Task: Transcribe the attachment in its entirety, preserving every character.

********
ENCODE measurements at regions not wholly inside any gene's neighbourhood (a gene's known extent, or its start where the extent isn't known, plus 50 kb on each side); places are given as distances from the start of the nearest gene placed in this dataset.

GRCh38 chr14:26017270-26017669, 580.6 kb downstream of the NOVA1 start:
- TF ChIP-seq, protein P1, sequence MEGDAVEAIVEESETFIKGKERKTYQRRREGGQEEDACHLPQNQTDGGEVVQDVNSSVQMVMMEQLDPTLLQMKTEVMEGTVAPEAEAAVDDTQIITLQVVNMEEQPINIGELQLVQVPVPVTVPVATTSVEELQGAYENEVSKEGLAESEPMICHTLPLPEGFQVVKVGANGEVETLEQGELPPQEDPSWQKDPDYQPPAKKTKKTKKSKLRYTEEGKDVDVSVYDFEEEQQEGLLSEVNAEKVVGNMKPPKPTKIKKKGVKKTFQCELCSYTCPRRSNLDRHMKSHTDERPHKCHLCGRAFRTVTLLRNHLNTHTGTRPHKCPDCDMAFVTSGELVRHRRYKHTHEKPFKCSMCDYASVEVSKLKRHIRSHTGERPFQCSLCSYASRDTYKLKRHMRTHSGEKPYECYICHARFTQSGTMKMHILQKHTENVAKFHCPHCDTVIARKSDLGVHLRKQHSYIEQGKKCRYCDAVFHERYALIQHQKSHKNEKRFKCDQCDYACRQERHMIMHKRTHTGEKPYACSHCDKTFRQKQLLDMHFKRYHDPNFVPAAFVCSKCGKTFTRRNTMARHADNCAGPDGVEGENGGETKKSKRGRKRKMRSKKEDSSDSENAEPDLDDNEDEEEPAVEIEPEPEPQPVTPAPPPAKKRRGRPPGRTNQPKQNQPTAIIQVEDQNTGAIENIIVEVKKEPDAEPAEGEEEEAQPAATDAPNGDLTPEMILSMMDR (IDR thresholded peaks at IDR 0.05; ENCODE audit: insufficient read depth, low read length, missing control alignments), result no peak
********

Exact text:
ENCODE measurements at regions not wholly inside any gene's neighbourhood (a gene's known extent, or its start where the extent isn't known, plus 50 kb on each side); places are given as distances from the start of the nearest gene placed in this dataset.

GRCh38 chr14:26017270-26017669, 580.6 kb downstream of the NOVA1 start:
- TF ChIP-seq, protein P1, sequence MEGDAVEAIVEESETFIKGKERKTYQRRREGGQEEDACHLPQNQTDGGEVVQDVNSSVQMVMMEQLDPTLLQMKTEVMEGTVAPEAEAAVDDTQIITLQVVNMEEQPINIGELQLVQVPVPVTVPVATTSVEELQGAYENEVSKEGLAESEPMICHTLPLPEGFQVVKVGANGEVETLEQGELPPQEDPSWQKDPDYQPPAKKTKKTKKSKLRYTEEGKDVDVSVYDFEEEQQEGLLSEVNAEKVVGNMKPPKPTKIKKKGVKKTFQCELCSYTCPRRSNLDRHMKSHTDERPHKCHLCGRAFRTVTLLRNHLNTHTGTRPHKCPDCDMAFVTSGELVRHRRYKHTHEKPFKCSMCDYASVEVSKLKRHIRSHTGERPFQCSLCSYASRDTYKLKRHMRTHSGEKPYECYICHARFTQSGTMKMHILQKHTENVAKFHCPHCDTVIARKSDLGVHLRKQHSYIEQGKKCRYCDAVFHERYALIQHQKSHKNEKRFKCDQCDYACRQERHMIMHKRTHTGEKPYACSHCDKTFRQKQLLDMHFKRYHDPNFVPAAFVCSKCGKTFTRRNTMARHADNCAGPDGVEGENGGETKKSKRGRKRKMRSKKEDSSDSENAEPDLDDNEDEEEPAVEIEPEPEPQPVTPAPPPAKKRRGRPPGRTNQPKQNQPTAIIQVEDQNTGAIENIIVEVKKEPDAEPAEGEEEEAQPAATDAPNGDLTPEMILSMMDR (IDR thresholded peaks at IDR 0.05; ENCODE audit: insufficient read depth, low read length, missing control alignments), result no peak